News-jacking, a term coined by marketing strategist David Meerman Scott, is a tactic used by PRs to get their clients relevant coverage with an often large audience.
Put succinctly, news-jacking is the name given to the activity undertaken by PRs whereby they monitor the news to spot coverage opportunities, piggyback onto relevant topics and inject their own angle into a news story.
A successful news-jack will see a company mentioned in a topical newsworthy article directed at their target audience.
So how do you ‘plan’ a spontaneous news-jack?
- Be as prepared as possible by establishing what your spokesperson is happy to talk about in advance of any relevant news. Have media alerts and quotes prepared and approved in advance, and establish a willing spokesperson
- Keep your company’s messaging front of mind when looking for potential stories. A royal baby birth might not have much to do with a British alcoholic beverage on the surface, but both the event and the brand share quintessential Britishness, which is what made this news-jacking effort work.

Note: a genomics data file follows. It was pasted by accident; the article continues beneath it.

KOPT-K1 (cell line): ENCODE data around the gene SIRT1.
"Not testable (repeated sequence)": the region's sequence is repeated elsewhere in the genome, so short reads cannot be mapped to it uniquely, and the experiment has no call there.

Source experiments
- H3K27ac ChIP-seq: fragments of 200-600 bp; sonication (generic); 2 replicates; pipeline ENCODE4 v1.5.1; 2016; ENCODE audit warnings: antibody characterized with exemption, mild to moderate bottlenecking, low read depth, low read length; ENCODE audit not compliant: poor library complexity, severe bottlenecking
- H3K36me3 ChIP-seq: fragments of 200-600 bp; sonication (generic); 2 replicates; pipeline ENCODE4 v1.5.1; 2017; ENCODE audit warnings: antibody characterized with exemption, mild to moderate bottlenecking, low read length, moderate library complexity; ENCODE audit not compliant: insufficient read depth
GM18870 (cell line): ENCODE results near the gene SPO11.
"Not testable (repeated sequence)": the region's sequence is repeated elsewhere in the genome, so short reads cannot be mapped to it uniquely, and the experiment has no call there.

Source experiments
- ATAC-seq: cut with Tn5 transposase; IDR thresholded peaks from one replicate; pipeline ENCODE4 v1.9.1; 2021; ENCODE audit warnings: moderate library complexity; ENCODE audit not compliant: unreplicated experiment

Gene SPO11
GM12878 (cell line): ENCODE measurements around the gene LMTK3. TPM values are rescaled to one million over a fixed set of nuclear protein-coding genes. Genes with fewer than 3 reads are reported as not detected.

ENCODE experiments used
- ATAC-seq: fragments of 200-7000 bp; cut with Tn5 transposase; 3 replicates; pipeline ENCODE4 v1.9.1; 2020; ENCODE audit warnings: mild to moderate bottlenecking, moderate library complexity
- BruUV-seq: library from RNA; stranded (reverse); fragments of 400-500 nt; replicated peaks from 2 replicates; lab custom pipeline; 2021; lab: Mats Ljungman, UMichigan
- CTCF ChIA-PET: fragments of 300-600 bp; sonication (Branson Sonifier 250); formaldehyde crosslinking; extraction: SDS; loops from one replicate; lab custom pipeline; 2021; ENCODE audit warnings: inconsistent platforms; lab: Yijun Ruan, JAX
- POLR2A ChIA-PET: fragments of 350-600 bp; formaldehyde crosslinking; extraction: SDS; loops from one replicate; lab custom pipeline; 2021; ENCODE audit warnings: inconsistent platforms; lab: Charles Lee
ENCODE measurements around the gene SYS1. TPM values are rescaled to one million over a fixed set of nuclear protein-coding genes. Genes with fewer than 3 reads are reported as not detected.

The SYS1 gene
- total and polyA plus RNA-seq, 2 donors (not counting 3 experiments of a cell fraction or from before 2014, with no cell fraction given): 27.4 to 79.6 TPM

- Track keyword alerts, hashtags and specific publications for relevant news stories
- Act quickly when the news hits – timing is crucial if you want to ride the news wave
- Make it easy for journalists to come to you for a comment on a relevant news piece. Whether this means building relationships with journalists or subscribing to a newswire, providing a route for them to reach out for you makes it more likely that you’ll be able to ‘fill a need’ when the time is right.
- Avoid industry jargon. Neither journalists nor readers appreciate it.
- Be ethical. This means not news-jacking tragic events such as environmental catastrophes or acts of terrorism (Sears, take note)
Some of the best PR news-jacks ever:
- Mini rides the horsemeat scandal
- ASDA also wheels the PR in to capitalise on Royal baby mania
- Charmin follows the Oscars
- Marmite Margaret; The Guardian loves it (or hates it)